You’ve probably heard stories about middle-age folks who run out and purchase a sexy new sports car, trying to capture a piece of a dream. Well, Washington state residents Neal and Maddie Love have raised the bar to a whole new level—they are buying a town.
The Loves are shelling out $360,000 for Wauconda, Wash.—an unincorporated town with a surrounding population of about 225—which went up for sale through an eBay auction. In late May the couple will close on a four-acre parcel that contains Wauconda’s nerve center: a 60-seat restaurant, along with a four-bedroom house attached to the town’s only convenience store, gas station and post office.
“We’re re-creating our life,” says Neal Love, 50. “We just looked around—the economy had changed, we’re both around 50 and we both lost our jobs for various reasons. This was an opportunity to start fresh.”
So the Loves will say goodbye to their home in Bothell, Wash., an enclave of 32,000 people northeast of Seattle with its own police and fire departments. And it’s hello to mountainous Wauconda, where the Okanogan County sheriff is 50 miles away, a 20-mile drive is required for cellphone service, and a breathtaking view of the Milky Way is on display practically every night.
Love at first sight
“This is where, I pray to God, we can retire in 20 years,” Maddie Love, 48, says from Wauconda, where she was learning about her new business and community. Her husband was 260 miles west trying to sell their possessions in Bothell.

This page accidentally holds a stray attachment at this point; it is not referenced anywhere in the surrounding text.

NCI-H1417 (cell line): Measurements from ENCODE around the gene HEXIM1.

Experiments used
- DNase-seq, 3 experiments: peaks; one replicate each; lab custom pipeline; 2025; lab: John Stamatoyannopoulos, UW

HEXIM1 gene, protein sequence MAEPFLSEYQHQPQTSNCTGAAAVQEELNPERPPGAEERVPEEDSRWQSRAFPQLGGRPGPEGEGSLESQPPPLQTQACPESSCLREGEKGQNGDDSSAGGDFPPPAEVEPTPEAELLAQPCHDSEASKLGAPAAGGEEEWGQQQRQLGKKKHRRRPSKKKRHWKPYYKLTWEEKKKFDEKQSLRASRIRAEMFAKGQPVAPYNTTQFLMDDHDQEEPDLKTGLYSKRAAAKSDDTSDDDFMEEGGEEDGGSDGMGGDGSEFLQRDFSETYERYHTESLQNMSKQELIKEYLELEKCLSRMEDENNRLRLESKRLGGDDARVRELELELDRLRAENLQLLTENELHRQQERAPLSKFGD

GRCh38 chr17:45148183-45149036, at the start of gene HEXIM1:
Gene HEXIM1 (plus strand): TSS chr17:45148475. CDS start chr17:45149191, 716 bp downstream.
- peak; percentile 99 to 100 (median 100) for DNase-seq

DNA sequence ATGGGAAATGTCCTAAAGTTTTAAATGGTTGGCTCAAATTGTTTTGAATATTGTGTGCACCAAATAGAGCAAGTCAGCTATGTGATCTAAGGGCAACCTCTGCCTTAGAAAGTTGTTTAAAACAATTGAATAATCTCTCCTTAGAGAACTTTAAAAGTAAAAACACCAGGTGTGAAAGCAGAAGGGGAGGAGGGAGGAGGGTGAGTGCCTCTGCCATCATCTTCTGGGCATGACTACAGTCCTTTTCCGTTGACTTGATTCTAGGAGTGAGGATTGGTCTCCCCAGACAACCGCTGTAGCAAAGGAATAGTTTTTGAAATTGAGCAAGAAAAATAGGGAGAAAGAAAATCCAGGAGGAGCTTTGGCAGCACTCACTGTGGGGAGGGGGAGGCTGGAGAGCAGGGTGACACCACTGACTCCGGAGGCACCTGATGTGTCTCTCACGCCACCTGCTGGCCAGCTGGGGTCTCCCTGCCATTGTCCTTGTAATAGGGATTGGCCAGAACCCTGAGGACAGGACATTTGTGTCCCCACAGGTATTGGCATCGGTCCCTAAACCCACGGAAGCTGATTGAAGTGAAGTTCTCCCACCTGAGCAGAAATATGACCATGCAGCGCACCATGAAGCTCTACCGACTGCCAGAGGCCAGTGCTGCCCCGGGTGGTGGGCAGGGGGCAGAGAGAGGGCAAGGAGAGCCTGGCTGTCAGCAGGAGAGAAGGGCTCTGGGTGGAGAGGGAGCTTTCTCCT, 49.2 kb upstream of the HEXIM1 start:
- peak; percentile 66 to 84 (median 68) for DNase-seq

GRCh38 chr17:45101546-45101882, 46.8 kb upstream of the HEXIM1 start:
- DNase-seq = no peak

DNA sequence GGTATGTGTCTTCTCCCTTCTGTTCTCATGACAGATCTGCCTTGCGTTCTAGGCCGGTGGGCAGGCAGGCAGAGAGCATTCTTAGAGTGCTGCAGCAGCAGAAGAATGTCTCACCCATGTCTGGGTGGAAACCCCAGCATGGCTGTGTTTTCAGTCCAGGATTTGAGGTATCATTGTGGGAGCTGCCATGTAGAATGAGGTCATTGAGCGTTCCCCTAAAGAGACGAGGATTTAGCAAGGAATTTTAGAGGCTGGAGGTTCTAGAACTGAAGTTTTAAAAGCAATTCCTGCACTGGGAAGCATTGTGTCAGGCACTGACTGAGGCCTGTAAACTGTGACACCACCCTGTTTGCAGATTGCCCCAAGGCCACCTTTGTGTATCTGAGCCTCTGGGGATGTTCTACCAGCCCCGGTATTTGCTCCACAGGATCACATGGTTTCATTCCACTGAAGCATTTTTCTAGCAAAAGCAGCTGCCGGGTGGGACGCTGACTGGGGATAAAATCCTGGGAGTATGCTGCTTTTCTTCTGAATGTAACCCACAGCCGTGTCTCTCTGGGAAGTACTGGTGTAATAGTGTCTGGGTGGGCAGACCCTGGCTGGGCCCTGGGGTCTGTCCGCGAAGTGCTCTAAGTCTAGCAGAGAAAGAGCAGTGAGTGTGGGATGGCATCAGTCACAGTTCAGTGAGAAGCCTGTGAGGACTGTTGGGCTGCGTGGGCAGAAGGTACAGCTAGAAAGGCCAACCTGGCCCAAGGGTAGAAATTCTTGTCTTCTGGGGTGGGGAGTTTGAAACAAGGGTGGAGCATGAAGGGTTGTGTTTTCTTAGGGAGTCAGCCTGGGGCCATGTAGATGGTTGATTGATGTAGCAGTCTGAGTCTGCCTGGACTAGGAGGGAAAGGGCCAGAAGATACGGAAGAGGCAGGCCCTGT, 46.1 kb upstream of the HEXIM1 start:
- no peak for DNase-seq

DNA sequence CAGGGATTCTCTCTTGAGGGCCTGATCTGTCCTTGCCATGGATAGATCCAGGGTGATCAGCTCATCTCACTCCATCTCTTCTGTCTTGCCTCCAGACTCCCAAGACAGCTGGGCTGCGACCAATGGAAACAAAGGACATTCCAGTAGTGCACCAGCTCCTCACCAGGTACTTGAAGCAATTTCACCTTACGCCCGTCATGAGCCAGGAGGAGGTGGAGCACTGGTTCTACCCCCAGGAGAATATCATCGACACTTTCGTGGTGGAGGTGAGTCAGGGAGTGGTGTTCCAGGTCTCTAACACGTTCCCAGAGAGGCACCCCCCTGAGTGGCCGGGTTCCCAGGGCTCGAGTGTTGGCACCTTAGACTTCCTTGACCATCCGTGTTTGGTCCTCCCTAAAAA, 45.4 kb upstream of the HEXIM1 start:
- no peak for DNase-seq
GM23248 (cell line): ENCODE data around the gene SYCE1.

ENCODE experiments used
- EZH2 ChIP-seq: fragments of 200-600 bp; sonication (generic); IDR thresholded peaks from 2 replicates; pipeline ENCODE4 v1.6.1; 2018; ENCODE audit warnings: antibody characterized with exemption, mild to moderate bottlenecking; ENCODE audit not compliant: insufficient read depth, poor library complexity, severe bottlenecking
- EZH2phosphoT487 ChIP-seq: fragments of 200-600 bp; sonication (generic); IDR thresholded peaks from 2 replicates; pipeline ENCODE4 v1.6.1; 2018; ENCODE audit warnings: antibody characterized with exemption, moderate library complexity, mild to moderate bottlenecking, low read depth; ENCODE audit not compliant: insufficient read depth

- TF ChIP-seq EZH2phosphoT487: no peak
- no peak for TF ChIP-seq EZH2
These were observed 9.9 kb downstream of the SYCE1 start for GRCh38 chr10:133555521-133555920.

The Loves’ hope is that the town’s store and cafe will generate enough business from locals as well as vacationers and hunters driving on adjoining State Route 20 to make their venture financially solvent.
Their new life will be a far cry from what they’ve had in recent years. Prior to Wauconda, the couple had a stranglehold on what many view as the American dream—a three-bedroom house and four-car garage on a bucolic acre and a half, three dogs, three cats, three vehicles, and his and hers Harley-Davidsons. However, in some respects the dream came up short for the couple, who fell in love at first sight during a chance meeting in Seattle 12 years ago.
Maddie was working as a trade show event manager at the time. But after 22 years in the business, “I flat out quit,” she relates. “I said, ‘Life’s too short. I’m not going to kill myself working 80 hours a week.’ For what—to come home and kick the cat?”
Neal’s separation from the workforce was somewhat more wrenching. “I worked for 28 ½ years for a telecommunications company and was let go,” he says. “I’m just not going to let that be the defining point in my life.”
The Loves had visited Wauconda about five years ago at the urging of friends who live there. Neal and Maddie were enthralled by a community where prospectors still flock to gold mines, the quilting club is a social hot spot, and sightings of eagles and black bears are commonplace.
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